Robert Eggers' Nosferatu remake will reunite him with his best collaborator

The acclaimed director of The Witch and The Northman is revisiting the movie that ignited his obsession for the macabre.

(Original Caption) Still from the famous 1922 German film, "Nosferatu," prototype of future films de...
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Despite the Oscars snubbing Robert EggersThe Northman, the acclaimed director is already at work on his next project — and for Eggers specifically, it’s the big one.

On Thursday, Deadline reported Eggers is remaking the 1922 silent horror film Nosferatu, a landmark in German Expressionism (and basically a fan film of Bram Stoker’s Dracula). The project will reunite Eggers with Willem Dafoe, who starred in Eggers’ The Lighthouse and The Northman. It’s unknown what character Dafoe will play.

A remake of Nosferatu has been Eggers’ passion project for a long time. As a teen, Eggers directed a stage version of Nosferatu, an experience Eggers credits as inspiring him to pursue filmmaking. In 2015, shortly after his debut film The Witch won acclaim, it was announced that Eggers would direct a remake. The project was later delayed in favor of his other movies, but now Eggers will get to bring his career full circle.

According to Deadline, Eggers’ version will also star Lily Rose-Depp as the female lead, Bill Skarsgård as an “ancient Transylvanian vampire,” and Nicholas Hoult in an undisclosed role.

Nosferatu, directed by F.W. Murnau and released in 1922, was an unofficial film version of Dracula and starred Max Schreck as a vampire who stalks a beautiful woman.

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Across his short body of work, Eggers has proven just how uniquely suited he is to remake a 20th-century gothic classic. His films are characterized by his obsession for esoteric period accuracy and eldritch horror, where mundanity barely holds against the slow creep of the otherworldly.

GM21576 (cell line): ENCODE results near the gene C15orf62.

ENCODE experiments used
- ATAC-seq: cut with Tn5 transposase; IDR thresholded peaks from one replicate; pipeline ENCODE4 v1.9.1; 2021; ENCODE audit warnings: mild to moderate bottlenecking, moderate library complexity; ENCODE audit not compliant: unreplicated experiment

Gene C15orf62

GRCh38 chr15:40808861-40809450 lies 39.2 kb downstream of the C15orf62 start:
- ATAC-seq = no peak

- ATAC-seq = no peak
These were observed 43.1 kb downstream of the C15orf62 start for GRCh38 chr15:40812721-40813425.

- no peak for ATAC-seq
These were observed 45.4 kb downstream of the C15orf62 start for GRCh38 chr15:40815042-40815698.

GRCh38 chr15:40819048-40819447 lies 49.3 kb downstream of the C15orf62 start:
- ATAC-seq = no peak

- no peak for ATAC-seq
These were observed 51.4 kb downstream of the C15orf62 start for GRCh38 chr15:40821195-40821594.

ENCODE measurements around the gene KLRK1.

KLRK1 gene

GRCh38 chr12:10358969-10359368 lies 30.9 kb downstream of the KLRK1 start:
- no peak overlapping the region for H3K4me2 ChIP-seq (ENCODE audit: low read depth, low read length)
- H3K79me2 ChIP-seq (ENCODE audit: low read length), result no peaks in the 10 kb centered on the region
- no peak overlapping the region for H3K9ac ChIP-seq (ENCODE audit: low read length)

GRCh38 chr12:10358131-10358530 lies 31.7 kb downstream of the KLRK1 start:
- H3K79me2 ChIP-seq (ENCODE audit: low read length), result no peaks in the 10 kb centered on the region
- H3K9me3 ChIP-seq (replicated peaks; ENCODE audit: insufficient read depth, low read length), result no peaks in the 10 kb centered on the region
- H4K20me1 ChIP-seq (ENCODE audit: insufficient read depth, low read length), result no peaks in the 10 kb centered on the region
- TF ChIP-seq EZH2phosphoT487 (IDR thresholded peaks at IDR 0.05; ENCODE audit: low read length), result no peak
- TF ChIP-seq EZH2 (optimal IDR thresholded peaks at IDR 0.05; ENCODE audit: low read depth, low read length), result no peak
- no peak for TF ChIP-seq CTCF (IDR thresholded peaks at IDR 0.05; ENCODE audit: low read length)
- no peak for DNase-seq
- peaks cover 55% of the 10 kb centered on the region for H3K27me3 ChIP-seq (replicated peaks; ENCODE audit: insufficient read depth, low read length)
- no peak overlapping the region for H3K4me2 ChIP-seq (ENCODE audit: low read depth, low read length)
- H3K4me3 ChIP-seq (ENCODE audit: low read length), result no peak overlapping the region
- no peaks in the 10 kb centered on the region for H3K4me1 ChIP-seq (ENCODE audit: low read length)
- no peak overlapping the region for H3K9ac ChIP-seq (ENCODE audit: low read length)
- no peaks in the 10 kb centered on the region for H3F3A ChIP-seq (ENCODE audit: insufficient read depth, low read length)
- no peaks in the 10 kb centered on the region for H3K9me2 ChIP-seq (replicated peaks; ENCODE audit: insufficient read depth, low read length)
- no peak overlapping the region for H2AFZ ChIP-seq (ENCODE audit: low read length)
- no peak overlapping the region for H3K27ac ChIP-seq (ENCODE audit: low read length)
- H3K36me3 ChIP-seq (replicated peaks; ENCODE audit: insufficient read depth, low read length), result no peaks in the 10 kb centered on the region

Visually, The Lighthouse indicates Eggers is capable of black-and-white horror in a 4:3 aspect ratio, which would pay homage to the original film’s aesthetics. Then again, Eggers isn’t a filmmaker who restricts himself to mimicry, and his approach to movies like The Witch — a picture that makes full use of colors, shadows, and a widescreen frame to foster fear of the wide open wilderness — could be just as effective.

In a 2016 interview with IndieWire, Eggers described himself as inadequate to direct Nosferatu. “It feels ugly and blasphemous and egomaniacal and disgusting for a filmmaker in my place to do Nosferatu next,” he said. “I was really planning on waiting a while, but that’s how fate shook out.”

His origins with the original F. W. Murnau film predate even his high school years. “I saw a picture of Max Schreck as Count Orlok in a book in my elementary school and I lost my mind,” Eggers told IndieWire. He later convinced his mother to drive to the mall so they could buy a VHS of the film. “Then, when I was 17, I directed the senior play [of] Nosferatu ... It was very expressionist, it was much more expressionist than the film is.”

Eggers added that his ideas for Nosferatu have changed with age. “Nosferatu has a very close, magical connection for me. Though if I were to make the movie 17-year-old Rob was going to make of Nosferatu, it would have been something between like The Nightmare Before Christmas and Sin City, whereas this is going to be the same approach as The Witch, where 1830s Biedermeier Baltic Germany needs to be articulated in a way that seems real.”

It’s unclear if Eggers still intends to make Nosfteratu in the way he described seven years ago. But if the appeal of his movies are any indication, his remake will keep us up at night.

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